You can read more of Zach's Packers articles on AllGreenBayPackers.com.




Packers: Answering 5 Bye Week Questions on the Defense, Schedule

The Green Bay Packers are undefeated at 7-0, but they still have question marks as they finish up their bye in Week 8. Let’s breakdown some of the most-asked questions I’ve seen about the Packers during the bye. You know you need your fix on this Packers-less Sunday, anyway.

Is there reason to think the defense can improve during the last 9 games?

One thing we know is that any improvement from the Packers defense will have to come from within. Guys like Chris Harris have been released in recent weeks, but Ted Thompson doesn’t typically bite on those kind of re-treads from other teams. So, the question becomes: Can this defense, as it looks now, improve over the next couple of months?

There’s definitely reason to think so. Tramon Williams is finally getting healthy, and we finally saw him bumping at the line against the Vikings and being more physical. That’s a big part of his game that was lost when he hurt his shoulder. A week off can only help that injury. Same goes for Clay Matthews, Charles Woodson, Sam Shields and Morgan Burnett, each of which have dealt with dings early on. Frank Zombo should return. Mike Neal, who we’ll address next, could be back. Healthy ammunition is always dangerous for a defensive gunner like Dom Capers.

But to reach their 2010 level, the Packers are going to need a player or two to step up that isn’t one of the stars. Last season, it was Shields. Someone along the defensive line, like Jarius Wynn or C.J. Wilson might be a candidate. Possibly Neal if he returns soon. Vic So’oto could potentially provide something in the pass rush. Either way, someone needs to emerge as a standout playing next to the established stars.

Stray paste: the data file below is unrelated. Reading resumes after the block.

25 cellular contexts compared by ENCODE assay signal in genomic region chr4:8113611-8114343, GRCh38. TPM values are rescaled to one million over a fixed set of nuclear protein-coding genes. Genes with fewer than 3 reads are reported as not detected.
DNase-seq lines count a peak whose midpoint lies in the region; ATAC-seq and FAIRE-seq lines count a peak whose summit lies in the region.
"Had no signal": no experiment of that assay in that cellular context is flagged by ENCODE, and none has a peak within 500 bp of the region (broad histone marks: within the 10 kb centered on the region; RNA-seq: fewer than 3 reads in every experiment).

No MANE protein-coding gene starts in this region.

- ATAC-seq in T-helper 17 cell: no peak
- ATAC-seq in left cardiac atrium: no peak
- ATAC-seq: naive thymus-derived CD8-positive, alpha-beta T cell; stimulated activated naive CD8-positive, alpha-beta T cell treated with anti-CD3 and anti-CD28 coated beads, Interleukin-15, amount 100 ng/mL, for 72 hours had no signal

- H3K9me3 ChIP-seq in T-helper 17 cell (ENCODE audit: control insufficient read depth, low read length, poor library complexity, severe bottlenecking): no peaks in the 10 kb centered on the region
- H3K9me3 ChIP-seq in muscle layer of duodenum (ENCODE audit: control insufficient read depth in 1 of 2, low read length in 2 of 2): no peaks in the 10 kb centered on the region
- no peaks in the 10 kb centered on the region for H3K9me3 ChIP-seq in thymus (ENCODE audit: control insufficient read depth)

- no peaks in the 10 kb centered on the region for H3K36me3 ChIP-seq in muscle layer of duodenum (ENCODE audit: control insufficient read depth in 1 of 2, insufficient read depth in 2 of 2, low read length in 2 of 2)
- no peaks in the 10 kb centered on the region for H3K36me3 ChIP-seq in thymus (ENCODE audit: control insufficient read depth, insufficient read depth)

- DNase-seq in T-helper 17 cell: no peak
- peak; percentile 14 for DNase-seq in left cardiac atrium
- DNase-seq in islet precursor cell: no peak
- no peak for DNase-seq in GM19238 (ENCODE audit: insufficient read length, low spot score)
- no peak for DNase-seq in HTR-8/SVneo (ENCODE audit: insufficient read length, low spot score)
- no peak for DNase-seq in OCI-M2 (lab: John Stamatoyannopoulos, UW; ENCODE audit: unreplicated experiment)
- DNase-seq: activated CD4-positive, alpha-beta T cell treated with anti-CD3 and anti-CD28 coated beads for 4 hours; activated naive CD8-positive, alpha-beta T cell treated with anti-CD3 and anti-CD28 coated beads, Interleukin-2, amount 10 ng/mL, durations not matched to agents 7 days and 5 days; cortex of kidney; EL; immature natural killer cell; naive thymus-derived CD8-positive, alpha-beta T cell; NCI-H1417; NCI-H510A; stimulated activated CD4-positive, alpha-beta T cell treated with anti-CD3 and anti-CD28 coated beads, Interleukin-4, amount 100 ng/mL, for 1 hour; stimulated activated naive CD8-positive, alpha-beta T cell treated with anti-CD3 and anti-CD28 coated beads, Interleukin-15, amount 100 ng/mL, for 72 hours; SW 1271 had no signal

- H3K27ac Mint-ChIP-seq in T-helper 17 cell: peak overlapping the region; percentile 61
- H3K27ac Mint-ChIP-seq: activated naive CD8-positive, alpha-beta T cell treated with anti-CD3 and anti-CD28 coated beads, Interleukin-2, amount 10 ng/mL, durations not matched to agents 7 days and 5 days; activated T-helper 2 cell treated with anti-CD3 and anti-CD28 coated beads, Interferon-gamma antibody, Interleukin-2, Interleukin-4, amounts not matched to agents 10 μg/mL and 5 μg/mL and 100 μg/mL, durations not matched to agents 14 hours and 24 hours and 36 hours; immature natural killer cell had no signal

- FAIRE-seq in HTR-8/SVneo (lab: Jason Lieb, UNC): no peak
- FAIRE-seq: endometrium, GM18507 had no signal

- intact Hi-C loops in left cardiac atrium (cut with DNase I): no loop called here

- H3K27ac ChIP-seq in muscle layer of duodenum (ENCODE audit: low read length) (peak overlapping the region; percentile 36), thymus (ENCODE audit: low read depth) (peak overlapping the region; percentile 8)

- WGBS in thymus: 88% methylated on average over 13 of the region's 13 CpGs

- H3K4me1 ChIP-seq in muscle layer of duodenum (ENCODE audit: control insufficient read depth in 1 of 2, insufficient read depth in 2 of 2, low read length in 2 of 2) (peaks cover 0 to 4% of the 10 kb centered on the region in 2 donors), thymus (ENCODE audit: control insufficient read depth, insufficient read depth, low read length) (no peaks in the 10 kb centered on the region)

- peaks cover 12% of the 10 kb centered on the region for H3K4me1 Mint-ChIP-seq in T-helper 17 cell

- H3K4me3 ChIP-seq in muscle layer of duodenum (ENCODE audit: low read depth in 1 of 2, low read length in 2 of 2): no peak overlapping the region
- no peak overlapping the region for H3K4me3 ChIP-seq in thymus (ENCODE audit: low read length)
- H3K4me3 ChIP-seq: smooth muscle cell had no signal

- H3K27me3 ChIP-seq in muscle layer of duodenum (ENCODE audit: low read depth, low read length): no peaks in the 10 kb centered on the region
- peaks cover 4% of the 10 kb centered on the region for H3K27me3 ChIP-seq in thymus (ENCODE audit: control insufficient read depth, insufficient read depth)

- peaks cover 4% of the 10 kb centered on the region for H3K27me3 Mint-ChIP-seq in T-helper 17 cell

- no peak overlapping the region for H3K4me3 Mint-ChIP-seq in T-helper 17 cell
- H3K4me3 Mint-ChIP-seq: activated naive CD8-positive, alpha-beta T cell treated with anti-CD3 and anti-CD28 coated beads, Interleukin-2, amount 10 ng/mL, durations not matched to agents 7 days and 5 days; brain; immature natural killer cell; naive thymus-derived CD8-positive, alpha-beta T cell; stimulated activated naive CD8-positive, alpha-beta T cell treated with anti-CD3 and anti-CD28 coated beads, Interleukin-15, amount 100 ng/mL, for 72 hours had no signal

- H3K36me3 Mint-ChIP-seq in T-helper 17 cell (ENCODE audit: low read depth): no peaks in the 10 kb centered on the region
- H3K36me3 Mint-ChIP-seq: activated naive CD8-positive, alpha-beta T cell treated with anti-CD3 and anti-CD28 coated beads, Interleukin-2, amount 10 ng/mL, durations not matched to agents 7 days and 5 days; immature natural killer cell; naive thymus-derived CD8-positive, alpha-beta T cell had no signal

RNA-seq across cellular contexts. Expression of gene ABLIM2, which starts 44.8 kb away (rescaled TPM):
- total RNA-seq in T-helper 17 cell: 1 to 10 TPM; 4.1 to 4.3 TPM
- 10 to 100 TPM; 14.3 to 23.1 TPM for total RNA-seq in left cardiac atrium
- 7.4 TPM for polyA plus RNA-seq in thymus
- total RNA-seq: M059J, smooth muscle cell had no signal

What’s the deal with DE Mike Neal? Will he play in 2011?

The first week after the bye was always the target date for Neal, but that looks highly unlikely now. His rehab is behind schedule, and you get the feeling that Neal might not make a big contribution this season. Regardless of when he can start practicing again, the Packers are going to take his comeback slow. It’s going to take him awhile to work his way back into the rotation.



Packers vs. Rams – Game Day First Impressions, Unfiltered: Packers 24, Rams 3

Photo courtesy of the Milwaukee Journal Sentinel.

Green Bay Packers vs. St. Louis Rams:

Here is my unfiltered game day blog post of comments, observations and first impressions.

It’s #Throwbackweekend in Green Bay and the Packers are looking to go 6-0 against the winless Rams. Al Harris returns to Green Bay, along with Brady Poppinga. Harris will be matched up against the Packers’ explosive receiving corp and will have all he can do to make his homecoming a successful one. Good luck, Al. You’re going to need it.

Mike McCarthy Pregame Show on 620 WTMJ:

Sorry, no pregame comments again this week. I was making a batch of chicken and wild rice soup and lost track of time. Call me Martha Stewart. Or Betty Crocker.

Packers vs. Falcons – First Impressions – First Half:

That club on Morgan Burnett’s hand looks vicious. I wouldn’t mess with him if a scrap breaks out on the field.

The Rams move the ball on their first drive, but stall and settle for a 47-yard field goal attempt that Josh Brown misses. Jackson ran up the middle on 3rd and 11, a conservative call to make sure the Rams remained in FG range. I hate the conservative call on 3rd and 11 if I’m a Rams fan. You’re the Rams. You’re 0-4. Three points won’t beat the Packers. Take a chance and go for the first down.